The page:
Hormone-induced spawning of cultured tropical finfishes
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Commercially important tropical freshwater and marine finfishes are commonly spawned with pituitary homogenate, human chorionic gonadotropin (HCG) and semi-purified fish gonadotropins. These preparations are often administered in two doses, a lower priming dose followed a few hours later by a higher resolving dose. Interval between the first and second injections may vary from 3 - 24 hours depending on the species. Variable doses are used even for the same species and may be due to variable potencies of the gonadotropin preparations. Synthetic analogues of luteinizing hormone-releasing hormone (LHRHa) are becoming widely used for inducing ovulation and spawning in a variety of teleosts. For marine species such as milkfish, mullet, sea bass, and rabbitfish, a single LHRHa injection or pellet implant appears to be effective. Multiple spawnings of sea bass have also been obtained following a single injection or pellet implant of a high dose of LHRHa. In a number of freshwater fishes such as the cyprinids, LHRHa alone however has limited efficacy. Standardized methods using LHRHa together with the dopamine antagonists pimozide, domperidone and reserpine have been developed for various species of carps. The technique may also be applicable for spawning marine teleosts that may not respond to LHRHa alone or where a high dose of the peptide is required. Although natural spawning is the preferred method for breeding cultivated fish, induced spawning may be necessary to control timing and synchrony of egg production for practical reasons.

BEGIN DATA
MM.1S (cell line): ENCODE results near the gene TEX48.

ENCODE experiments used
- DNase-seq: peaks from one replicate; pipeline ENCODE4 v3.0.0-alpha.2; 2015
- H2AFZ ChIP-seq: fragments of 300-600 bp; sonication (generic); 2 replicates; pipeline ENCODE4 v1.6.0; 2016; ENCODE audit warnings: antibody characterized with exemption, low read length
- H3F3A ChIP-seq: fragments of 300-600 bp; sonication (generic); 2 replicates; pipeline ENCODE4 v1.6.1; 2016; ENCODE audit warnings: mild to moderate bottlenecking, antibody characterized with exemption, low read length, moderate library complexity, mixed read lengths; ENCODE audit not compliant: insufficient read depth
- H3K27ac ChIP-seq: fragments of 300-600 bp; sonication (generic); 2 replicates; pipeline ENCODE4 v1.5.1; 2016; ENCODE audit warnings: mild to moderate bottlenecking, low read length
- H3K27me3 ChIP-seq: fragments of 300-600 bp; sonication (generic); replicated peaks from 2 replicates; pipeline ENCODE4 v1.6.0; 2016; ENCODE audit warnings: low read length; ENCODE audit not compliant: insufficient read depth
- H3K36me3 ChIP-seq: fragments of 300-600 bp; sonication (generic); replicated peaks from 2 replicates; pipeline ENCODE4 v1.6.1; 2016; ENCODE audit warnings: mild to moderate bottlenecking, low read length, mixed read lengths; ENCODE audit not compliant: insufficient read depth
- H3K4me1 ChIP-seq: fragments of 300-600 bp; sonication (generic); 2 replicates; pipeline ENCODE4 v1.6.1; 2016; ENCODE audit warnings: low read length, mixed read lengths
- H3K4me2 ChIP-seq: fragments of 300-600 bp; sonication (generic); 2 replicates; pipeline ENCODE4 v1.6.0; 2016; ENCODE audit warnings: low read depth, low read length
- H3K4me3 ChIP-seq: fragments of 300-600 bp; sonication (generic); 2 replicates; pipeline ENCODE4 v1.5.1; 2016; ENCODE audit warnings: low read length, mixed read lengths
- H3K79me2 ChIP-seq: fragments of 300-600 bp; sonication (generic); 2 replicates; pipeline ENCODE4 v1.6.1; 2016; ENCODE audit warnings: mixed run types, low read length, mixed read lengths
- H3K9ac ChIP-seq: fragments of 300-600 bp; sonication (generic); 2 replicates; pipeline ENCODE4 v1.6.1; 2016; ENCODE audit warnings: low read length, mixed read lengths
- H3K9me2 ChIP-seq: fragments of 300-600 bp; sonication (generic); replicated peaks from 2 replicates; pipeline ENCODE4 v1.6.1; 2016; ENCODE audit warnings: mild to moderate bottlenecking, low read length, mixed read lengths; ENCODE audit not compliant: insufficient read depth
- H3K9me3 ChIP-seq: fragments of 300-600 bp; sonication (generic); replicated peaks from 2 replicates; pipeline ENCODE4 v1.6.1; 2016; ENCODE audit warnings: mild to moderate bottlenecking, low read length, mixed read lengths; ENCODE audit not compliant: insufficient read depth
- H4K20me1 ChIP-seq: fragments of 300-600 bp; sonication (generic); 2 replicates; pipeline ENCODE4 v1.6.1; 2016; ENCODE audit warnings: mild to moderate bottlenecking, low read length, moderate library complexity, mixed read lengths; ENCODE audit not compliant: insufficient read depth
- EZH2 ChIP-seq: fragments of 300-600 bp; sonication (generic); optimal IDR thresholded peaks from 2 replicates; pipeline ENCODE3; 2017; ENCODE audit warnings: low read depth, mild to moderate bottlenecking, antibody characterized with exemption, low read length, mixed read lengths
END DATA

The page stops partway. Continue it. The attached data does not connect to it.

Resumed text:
Marte, C. L. (1990). Hormone-induced spawning of cultured tropical finfishes. In Advances in tropical aquaculture : workshop at Tahiti, French Polynesia, February 20-March 4, 1989 (pp. 519–539). Plouzane, France: IFREMER.